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Wednesday, September 2, 2015

[Filipino Recipes] Kare Kare Oxtail

The classic Kare-Kare from the Philippines is a type of stew made with oxtail and simmered in a rich annatto-and-peanut gravy. Oftentimes, you can also find Kare-Kare made with pork hocks, beef shanks, or even regular beef stew meat, but the oxtail version is the most popular, especially during parties and fiestas (Filipino community feasts).

Kare Kare Oxtail | Filipino Recipes

My mother comes from a Chinese-Filipino family that settled in the province of Pampanga, in the Central Luzon region of the Philippines. Pampanga served as the location of the once-largest U.S. Air Force Base outside of the States – Clark Air Base – from 1903 to 1991. This made Pampanga a highly urbanized province with an international flair, yet it managed to retain its many local traditions like the fiesta. Fiestas are large-scale community street parties, usually centred around a unique, customary, or religious occasion, and often marked by a communal gathering of people and food.

Kare Kare Oxtail 2 | Filipino Recipes

Pampanga is believed to be a province that loves to eat, therefore has plenty of skilled master cooks. At many Pampagueño or Kapampangan feasts, dishes with exotic names such as relleno, morcon, adobo, sisig, estofado, pichi-pichi, yema, and of course, kare-kare feature prominently on the menu. The flavours of its dishes are always rich, vigorous, and distinctive.

Kare Kare Oxtail 4 | Filipino Recipes

This Kare-Kare recipe I feature is more of a “traditional” recipe, meaning the sauce is made from scratch, not from a sauce mix. That said, I have no qualms using the sauce mix since it produces delicious results. The sauce mix version is specially helpful when ingredients are hard to find on this side of the world, although it’s no faster than the traditional method! Either way, both methods are worthy of any fiesta. It’s a moveable feast, indeed!

Kare-Kare Oxtail

Prep time: 20 mins
Cook time: 3 hours 30 mins
Total time: 3 hours 50 mins

Recipe Type: Meat, Savoury, Peanut
Cuisine: Filipino
Serves: 4 servings

3 pounds oxtail, cut into pieces of approximately 2 inches (5 cm), ideally from the middle portion
5 garlic cloves, smashed
1 large yellow onion, quartered
1 teaspoon freshly ground black pepper
2 bay leaves
250 grams (your choice of) baby bok choy or pechay or string beans, cut in bite-size pieces
2 large Japanese eggplants, sliced diagonally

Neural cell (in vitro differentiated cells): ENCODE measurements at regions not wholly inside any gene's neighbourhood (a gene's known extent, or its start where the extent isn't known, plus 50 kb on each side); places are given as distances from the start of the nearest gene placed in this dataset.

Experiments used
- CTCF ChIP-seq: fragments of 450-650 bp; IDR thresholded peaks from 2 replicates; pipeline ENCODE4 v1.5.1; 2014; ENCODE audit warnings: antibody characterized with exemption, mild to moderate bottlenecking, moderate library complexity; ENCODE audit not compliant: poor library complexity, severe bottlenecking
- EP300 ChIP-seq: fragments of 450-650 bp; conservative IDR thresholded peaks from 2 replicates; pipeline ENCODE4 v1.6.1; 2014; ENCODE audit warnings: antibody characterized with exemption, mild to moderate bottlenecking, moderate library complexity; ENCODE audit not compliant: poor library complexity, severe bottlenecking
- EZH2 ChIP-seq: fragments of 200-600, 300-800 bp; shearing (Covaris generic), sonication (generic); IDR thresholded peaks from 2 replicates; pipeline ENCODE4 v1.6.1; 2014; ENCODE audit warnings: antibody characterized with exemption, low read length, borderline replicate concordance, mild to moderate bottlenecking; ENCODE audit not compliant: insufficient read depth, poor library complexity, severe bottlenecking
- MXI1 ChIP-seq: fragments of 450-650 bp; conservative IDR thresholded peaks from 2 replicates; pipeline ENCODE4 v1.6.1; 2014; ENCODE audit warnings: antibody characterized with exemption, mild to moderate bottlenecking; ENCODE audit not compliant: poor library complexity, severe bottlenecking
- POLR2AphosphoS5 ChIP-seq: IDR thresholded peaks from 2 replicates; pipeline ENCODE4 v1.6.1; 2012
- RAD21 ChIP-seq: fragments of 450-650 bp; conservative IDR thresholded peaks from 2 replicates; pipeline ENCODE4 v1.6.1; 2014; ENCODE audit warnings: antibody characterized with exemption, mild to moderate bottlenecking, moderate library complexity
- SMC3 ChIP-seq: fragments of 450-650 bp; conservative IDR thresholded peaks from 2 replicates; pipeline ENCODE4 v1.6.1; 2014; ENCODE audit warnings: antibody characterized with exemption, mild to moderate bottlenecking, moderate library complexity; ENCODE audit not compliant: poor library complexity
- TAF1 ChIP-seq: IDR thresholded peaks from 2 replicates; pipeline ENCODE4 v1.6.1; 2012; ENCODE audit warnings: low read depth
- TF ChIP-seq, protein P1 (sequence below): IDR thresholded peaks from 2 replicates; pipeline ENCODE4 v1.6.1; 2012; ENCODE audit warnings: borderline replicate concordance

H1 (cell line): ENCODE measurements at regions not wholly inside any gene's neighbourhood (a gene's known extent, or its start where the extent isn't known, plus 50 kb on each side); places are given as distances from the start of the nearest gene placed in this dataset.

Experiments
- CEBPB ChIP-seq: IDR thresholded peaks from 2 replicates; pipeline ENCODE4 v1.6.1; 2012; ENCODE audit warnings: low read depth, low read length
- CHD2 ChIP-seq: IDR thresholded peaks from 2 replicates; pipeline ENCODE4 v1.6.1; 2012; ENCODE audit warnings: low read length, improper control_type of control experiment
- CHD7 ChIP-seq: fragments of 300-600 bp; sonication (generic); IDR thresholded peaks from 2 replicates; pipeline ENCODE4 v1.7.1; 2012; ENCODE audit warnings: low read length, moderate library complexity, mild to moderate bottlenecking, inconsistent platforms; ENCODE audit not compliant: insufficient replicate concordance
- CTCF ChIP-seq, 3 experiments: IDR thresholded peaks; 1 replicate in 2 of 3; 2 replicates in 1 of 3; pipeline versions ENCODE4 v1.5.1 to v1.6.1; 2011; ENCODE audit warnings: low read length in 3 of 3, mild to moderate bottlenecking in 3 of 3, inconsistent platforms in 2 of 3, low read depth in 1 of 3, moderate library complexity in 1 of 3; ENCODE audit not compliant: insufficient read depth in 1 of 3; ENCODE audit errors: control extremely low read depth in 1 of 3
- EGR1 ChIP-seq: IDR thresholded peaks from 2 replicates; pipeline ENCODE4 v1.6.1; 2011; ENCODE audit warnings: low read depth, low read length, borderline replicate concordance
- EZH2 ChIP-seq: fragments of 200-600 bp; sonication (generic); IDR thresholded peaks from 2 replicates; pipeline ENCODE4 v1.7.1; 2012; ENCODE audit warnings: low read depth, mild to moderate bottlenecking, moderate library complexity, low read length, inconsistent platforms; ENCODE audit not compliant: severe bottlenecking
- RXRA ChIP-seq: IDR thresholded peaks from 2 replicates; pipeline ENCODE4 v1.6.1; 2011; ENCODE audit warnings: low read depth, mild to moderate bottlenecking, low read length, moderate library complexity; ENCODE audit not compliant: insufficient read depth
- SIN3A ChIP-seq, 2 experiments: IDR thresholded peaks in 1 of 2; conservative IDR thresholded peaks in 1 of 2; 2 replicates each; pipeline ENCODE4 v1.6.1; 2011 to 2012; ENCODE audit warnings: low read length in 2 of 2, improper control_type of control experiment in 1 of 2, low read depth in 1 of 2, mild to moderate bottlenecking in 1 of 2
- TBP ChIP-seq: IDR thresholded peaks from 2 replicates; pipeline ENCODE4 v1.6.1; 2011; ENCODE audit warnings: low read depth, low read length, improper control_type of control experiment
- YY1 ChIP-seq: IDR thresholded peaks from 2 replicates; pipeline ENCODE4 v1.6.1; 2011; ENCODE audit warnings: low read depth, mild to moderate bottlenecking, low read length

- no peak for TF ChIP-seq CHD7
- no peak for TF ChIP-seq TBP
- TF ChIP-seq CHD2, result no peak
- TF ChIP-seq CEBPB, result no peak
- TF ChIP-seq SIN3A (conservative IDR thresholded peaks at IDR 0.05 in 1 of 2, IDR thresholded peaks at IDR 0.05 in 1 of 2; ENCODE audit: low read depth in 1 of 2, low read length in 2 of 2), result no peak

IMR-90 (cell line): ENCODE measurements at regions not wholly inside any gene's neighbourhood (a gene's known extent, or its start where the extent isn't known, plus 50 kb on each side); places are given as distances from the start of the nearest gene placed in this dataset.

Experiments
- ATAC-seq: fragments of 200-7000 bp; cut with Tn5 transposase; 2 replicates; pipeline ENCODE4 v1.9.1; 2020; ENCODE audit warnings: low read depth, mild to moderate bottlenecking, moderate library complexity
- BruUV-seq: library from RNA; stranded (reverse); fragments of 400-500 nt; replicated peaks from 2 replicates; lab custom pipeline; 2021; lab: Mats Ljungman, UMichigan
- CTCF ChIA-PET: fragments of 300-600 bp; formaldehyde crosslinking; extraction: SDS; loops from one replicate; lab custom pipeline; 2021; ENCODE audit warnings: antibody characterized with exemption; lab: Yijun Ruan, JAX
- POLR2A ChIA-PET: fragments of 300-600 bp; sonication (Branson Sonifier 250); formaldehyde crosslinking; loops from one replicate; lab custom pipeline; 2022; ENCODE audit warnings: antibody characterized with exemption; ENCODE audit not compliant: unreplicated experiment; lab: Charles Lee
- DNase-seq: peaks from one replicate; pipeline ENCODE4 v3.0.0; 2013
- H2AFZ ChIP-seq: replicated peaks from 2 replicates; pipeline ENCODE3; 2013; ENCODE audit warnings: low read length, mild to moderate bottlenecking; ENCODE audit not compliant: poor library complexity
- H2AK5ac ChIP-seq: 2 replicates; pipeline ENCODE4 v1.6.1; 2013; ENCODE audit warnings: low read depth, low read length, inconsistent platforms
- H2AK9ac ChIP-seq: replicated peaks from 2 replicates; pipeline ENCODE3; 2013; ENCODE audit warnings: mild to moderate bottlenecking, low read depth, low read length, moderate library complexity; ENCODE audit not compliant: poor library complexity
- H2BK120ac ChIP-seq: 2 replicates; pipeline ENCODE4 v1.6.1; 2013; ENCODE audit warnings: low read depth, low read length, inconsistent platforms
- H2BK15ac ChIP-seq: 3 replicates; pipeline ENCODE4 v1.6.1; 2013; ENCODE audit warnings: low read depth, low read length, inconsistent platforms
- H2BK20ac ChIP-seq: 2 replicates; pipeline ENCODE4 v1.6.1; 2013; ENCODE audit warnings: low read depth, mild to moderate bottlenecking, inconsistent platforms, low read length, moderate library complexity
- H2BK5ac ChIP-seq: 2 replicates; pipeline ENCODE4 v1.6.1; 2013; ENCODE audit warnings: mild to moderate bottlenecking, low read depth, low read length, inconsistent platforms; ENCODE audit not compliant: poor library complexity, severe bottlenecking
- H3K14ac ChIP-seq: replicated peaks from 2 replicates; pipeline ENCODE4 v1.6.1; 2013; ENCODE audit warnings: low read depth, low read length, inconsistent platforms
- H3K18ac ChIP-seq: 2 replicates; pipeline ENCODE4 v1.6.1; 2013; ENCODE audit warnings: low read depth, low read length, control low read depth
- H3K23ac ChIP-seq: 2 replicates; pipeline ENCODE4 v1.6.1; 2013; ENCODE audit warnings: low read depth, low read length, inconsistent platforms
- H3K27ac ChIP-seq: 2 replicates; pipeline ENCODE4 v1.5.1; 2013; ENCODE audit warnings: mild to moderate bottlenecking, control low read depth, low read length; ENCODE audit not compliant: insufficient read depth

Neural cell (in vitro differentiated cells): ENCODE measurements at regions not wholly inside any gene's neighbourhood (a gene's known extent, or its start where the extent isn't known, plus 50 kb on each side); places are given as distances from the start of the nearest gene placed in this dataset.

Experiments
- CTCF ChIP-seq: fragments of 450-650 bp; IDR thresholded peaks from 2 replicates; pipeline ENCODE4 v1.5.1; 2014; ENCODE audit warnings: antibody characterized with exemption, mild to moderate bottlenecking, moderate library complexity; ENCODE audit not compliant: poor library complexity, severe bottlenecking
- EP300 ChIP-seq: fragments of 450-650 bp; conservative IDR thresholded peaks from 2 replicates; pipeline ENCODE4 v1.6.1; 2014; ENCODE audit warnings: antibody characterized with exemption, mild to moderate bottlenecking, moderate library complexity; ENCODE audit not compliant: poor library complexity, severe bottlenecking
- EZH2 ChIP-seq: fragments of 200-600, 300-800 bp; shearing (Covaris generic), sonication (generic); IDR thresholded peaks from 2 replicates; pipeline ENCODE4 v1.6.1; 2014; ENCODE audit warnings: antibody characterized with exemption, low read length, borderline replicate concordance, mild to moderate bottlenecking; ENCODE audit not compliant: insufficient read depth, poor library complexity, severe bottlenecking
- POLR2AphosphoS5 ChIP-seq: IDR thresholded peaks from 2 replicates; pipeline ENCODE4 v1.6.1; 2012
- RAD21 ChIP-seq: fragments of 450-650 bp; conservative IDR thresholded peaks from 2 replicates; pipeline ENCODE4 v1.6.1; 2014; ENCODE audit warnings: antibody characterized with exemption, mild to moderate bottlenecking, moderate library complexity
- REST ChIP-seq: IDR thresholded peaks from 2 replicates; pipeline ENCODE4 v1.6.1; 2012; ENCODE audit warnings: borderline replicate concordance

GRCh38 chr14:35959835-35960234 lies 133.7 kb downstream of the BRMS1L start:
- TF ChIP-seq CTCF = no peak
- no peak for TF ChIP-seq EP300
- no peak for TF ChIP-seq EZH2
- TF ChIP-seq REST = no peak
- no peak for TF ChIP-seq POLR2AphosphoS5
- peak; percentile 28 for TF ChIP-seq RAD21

2 tablespoons annatto oil (find the recipe link at the bottom of the post body before the recipe)
1 small yellow onion, diced
3 cloves garlic, finely minced
125 grams (a heaping 1 cup) toasted rice flour
250 grams (approximately 1 cup) unsalted, all-natural peanut butter
¼ cup shrimp paste

Kare Kare Oxtail 3 | Filipino Recipes


1. Place the oxtail in a large pot filled with water and boil over high heat. Once the water is boiling and some sediment or impurities start to form on top, drain the oxtail and throw away the water. Wipe the pot clean and return to stove top.

2. Transfer the oxtail back into the clean pot, add garlic, onion, peppercorns, and bay leaves, and add sufficient water to cover. Bring to a hard boil and then lower heat to medium or medium-low and cook until meat is tender, about 3-4 hours.

3. When meat is tender, strain the liquid into a fresh container, discarding the herbs. Set aside.

4. Heat the annatto oil in a casserole or a (traditional) clay pot over medium heat. Sauté diced onion and minced garlic until fragrant, about 1 minute.

5. Add the reserved liquid and bring to a boil over high heat. Add your choice of green vegetables and cook until bright green, about 2-3 minutes. Optional: place on ice bath to stop cooking and maintain bright colour. Next, add the eggplant and cook until tended but purple skin is still bright, about 3-4 minutes. Set aside with the rest of the vegetables.

6. Eyeball or estimate your liquid - there should be enough to cover at least half way up your oxtails. When there is sufficient liquid, add the toasted rice flour and peanut butter to the casserole or pot and stir until smooth. Use a whisk if you can.

7. Bring the casserole to a quick boil and stir continuously until the sauce thickens to your desired consistency. It should have a little body to it, not watery. Immediately lower the heat when ideal consistency is reached, then add the shrimp paste and stir until combined.

8. Return the oxtails in the casserole, along with the reserved vegetables, and warm in low heat. Serve warm with a side of shrimp paste (bagoong) or fish sauce (patis).

This recipe and image sources are referred in Thanks so much!

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